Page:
Then there's my cardigan knit from Scott's handspun. I'm almost done with the second sleeve and still super duper happy with this whole thing. The yarn itself has a lot going on, so I chose to knit it in simple stockinette. Fast and fun, but not worth a picture because it looks pretty much like the last picture, except the sleeve is longer and now there are two of them. Given the abundance of work- and play-time in our lives lately, I'm pretty psyched with the two weeks, two sleeves rate of progress.

Oh, hey, lookie who's on the Philosopher's Wool Picture Yourself Here page! I've, uh, been in touch with them a little bit lately and finally got around to sending in the pic of my finished Tradition sweater.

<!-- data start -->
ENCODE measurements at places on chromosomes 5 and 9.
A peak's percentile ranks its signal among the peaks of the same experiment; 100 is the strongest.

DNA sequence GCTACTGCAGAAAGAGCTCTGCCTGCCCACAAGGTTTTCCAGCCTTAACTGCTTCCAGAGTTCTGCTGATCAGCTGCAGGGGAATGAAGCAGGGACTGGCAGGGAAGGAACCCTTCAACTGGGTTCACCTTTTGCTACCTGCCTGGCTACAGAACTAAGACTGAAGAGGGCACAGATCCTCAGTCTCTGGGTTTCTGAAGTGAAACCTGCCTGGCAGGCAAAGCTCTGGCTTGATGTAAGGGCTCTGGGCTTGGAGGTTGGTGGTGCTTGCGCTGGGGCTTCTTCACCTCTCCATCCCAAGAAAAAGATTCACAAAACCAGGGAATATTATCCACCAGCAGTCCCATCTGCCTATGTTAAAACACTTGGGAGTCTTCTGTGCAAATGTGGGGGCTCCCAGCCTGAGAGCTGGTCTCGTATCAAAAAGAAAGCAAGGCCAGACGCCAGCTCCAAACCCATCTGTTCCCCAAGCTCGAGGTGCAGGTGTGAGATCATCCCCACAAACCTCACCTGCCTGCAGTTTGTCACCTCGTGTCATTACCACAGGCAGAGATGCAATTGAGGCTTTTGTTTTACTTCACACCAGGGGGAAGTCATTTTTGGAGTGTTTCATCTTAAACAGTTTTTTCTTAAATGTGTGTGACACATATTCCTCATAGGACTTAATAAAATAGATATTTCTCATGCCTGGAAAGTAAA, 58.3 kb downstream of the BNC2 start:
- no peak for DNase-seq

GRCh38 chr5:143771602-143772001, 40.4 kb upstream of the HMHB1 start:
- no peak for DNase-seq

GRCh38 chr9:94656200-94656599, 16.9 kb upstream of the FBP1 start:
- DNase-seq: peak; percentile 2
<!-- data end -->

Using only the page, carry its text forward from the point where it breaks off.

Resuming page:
Meanwhile, Leah has cast on for her first stranded knitting (two colors, one held in each hand) project. By the end of today, I think there will be enough done to snap a picture.

And by the end of this weekend, there's a mighty fine possibility that the one person in this family who has not used knitting needles will finally succumb to the allure and be assimilated by the knitborg. Better yet, he asked for it. heh heh...